Miguel de Cervantes compared translated text to the back side of a tapestry: although the figures are seen, he said, they are full of threads that obscure them.
Mind you, he said that—or, rather, he had Don Quixote say it—in 16th-century Spanish. ¡Qué de habilidades hay perdidas por ahí! ¡Qué de ingenios arrinconados! “What clevernesses are lost this way, what ingenuities cornered!”
Hang on! That doesn’t make sense: how do you corner an ingenuity? I get what Cervantes is going for here, but “cornered” isn’t right… let’s see… ah, okay, my Larousse dictionary also gives “discarded” for the verb arrinconar. “What ingenuities discarded”—yes, that’s what he’s saying: those little puns and nuances that don’t always translate. Phew.
Translation is complicated.
Cervantes knew what he was talking about. I learned this early in my career, when I worked as a project manager and sometimes English editor at a translation agency. My colleagues and I assigned jobs of all sorts to professional translators in just about any language you can imagine. For a time, I was the only native English speaker in the office, so the jobs that went into English generally passed through my hands. As it turned out, editing translated text is also complicated.
Translated text is often translated by non-native speakers, the idea being that a native-speaking editor can sort out any infelicities. If that’s you, you’ll be dealing with several factors that go beyond what you’re used to if you usually deal with monolingual jobs, even if you work with non-native speakers often. For one thing, you don’t just have an author to deal with: now you have an author and a translator, both of whose intended meanings you need to divine, understand, and respect.
Depending on the circumstances, you might or might not have access to the source text; you also might or might not have any competence in the source language. (In an ideal world, translations would all be edited by someone who’s fluent in the source language and a native speaker of the target language. We don’t live in an ideal world.) You may also need to localize things like currencies, measurements, and government institutions.
Either way, you’ll need to make the translation read well to native English speakers, smoothing out the wrinkles that too literal a translation can introduce. Spanish, for example, treats its adjectives very differently than English does, and approaching it literally can turn “the Spanish Mineworkers’ Union” into “the Union of the Workers of the Mines of Spain.” Accurate, perhaps, but it doesn’t exactly roll off the tongue in English.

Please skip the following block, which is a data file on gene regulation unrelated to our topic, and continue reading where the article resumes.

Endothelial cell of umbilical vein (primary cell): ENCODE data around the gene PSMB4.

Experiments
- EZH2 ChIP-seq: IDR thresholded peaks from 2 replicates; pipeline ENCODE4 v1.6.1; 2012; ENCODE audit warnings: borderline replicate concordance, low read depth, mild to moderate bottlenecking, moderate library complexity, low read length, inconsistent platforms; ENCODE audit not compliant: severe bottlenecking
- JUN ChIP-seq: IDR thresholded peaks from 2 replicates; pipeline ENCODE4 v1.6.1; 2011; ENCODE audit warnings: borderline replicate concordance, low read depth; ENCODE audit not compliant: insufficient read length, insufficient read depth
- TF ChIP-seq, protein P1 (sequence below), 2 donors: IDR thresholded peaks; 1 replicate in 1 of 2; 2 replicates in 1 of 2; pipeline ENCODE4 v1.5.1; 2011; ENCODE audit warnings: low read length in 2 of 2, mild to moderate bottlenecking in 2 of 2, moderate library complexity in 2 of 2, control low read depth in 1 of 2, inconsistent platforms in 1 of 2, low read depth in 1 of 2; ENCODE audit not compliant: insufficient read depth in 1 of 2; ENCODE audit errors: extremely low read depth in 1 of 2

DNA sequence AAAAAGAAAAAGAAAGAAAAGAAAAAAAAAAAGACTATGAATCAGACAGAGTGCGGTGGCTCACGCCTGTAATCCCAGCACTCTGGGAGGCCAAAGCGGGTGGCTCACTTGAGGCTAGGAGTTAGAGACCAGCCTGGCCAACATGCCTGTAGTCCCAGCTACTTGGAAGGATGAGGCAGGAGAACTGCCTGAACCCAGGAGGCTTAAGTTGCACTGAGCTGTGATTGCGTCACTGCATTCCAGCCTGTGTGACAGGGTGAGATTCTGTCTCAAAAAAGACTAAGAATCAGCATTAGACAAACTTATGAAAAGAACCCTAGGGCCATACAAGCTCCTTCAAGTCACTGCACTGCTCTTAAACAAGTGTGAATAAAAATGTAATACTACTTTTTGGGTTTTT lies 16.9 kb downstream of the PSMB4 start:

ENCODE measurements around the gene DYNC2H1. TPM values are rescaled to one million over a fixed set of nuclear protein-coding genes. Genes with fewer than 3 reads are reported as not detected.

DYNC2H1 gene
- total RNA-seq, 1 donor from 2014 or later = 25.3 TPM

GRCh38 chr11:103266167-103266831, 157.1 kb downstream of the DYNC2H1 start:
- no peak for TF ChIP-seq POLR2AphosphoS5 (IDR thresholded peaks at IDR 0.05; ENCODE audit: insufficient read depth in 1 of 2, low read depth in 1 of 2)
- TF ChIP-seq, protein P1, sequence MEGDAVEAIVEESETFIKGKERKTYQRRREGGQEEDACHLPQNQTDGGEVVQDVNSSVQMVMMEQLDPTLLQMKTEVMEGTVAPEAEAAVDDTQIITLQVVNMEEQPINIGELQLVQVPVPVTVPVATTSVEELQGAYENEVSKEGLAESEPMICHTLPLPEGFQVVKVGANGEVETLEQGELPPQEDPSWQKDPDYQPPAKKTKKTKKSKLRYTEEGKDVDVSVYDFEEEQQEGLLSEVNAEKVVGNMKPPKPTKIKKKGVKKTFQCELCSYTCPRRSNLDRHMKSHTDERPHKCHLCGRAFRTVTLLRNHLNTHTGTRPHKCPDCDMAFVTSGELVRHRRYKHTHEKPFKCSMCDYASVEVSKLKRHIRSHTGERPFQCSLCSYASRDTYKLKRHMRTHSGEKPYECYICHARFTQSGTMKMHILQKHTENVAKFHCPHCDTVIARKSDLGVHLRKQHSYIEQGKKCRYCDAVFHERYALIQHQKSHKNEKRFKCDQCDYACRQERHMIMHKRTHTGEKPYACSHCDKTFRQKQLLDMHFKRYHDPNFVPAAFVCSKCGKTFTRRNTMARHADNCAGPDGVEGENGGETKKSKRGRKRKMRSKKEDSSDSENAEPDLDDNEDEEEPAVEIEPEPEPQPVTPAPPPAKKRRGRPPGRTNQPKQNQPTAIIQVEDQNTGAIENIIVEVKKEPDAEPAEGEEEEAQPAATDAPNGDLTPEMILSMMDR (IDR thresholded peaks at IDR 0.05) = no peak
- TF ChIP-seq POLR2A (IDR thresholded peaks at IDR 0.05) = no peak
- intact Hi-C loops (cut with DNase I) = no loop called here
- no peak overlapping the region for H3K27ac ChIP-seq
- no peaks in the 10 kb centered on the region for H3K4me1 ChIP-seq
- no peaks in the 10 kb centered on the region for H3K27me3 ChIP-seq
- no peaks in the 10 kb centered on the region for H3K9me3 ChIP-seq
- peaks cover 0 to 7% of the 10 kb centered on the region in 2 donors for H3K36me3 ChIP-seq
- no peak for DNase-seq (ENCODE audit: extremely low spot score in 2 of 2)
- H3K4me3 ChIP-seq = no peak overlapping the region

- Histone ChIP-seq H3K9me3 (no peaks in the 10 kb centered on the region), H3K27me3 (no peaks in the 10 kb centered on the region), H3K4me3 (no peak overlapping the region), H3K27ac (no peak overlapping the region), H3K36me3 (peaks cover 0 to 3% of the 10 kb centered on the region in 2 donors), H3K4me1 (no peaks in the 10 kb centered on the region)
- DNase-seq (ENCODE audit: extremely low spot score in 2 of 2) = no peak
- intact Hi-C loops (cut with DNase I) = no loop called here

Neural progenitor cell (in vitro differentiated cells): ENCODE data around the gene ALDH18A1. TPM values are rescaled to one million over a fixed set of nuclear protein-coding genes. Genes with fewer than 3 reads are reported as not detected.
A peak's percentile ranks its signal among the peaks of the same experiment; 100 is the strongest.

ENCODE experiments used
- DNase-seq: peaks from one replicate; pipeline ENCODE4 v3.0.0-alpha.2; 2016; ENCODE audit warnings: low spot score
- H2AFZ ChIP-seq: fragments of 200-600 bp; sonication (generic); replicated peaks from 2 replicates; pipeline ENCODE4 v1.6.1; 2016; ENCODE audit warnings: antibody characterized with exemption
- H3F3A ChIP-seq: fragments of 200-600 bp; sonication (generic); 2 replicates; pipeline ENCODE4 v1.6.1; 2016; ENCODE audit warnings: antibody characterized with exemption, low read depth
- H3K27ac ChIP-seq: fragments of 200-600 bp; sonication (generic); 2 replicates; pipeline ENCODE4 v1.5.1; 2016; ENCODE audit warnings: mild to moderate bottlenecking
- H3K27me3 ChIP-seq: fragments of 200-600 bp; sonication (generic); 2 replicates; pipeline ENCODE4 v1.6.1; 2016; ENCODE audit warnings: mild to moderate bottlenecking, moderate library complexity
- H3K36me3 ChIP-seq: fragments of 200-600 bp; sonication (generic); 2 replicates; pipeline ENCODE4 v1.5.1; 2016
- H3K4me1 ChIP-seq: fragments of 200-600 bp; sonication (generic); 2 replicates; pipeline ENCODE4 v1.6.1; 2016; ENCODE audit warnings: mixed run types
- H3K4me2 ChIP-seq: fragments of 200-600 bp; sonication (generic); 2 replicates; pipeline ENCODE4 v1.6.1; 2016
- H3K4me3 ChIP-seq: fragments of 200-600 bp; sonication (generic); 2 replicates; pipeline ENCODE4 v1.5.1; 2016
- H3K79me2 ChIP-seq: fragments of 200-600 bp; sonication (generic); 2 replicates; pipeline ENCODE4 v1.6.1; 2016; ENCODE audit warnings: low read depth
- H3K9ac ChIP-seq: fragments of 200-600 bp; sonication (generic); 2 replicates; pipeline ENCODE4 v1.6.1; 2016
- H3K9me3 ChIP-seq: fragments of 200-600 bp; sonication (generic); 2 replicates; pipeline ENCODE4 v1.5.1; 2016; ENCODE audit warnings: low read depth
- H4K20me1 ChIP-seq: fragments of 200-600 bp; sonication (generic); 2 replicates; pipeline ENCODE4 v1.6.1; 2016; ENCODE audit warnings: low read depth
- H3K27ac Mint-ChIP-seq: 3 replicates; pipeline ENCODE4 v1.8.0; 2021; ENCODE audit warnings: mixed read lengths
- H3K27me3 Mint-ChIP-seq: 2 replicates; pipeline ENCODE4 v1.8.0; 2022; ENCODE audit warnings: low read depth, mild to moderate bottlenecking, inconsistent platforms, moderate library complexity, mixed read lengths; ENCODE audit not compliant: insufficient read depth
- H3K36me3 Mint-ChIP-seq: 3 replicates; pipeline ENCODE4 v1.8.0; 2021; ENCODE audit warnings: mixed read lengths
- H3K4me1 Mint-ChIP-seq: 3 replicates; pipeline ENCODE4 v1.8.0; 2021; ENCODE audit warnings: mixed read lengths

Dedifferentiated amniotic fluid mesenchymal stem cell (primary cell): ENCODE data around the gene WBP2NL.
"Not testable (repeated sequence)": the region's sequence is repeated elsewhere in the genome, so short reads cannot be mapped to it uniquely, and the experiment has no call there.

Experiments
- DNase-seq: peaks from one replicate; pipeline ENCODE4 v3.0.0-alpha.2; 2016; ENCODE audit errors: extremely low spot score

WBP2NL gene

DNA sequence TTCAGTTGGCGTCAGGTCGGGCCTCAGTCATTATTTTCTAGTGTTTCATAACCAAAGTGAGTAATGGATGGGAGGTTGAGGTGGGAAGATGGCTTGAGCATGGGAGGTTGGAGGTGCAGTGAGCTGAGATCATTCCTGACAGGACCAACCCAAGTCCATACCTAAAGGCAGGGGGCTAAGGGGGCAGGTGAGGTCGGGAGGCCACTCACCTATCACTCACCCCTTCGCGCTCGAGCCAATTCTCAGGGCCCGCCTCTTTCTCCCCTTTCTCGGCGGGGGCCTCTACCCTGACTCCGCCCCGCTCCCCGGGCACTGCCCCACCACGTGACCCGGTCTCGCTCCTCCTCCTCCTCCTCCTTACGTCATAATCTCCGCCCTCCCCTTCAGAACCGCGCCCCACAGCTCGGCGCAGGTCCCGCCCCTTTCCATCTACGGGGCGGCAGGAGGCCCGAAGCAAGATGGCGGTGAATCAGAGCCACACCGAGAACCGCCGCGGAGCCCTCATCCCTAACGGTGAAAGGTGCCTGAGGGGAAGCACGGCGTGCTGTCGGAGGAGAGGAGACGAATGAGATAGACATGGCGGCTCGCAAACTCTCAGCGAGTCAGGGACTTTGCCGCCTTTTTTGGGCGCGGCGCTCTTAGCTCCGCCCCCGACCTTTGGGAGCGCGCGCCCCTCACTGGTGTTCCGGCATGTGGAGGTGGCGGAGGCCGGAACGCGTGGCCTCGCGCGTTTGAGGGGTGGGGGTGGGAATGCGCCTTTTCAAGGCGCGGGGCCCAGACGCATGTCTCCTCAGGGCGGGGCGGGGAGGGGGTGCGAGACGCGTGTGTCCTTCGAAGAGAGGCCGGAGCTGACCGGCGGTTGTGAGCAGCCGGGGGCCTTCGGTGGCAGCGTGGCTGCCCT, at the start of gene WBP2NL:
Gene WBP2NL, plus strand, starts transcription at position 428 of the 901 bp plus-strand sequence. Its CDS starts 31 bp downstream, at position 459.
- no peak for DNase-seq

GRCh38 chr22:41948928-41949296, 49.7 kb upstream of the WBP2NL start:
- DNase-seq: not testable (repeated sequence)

There are cultural factors, too: idioms, analogies, sensibilities. Translated literally, they’re likely to confuse readers. If a French character bemoans that “the carrots are cooked” (les carottes sont cuites), the English editor would be wise to substitute an English idiom with a similar meaning, like “that ship has sailed” or “no use crying over spilled milk.”
There’s also the question of length: if there’s a layout or other space constraint, does the translated text fit? Some texts get much shorter when translated into English (Romance languages, for example); others, like Chinese, grow much longer.
And those lost clevernesses Cervantes mentioned? Depending on what the translation is for (is it literary? an advertisement? an instruction manual?), the translator may decide to take some liberties and produce a text that’s less literal but incorporates a similar sense of wordplay or humor or invokes a similar mood. If so, does the text produce the intended effect? Are the jokes funny? Is the style similar? Classicist Emily Wilson, in the preface to her translation of The Odyssey, describes capturing Homer’s moods, images, and metaphor, but “in a style that echoes the rhythms and phrases of contemporary anglophone speech.” It is (so to speak) an epic task.
If you’re interested in learning more about editing translated text—not to mention localization, transcreation, and monolingual texts with large foreign-language lexicons—I hope you’ll join me for the Master Class “Editing Translations” on December 13, 2018, where we’ll discuss all this and more.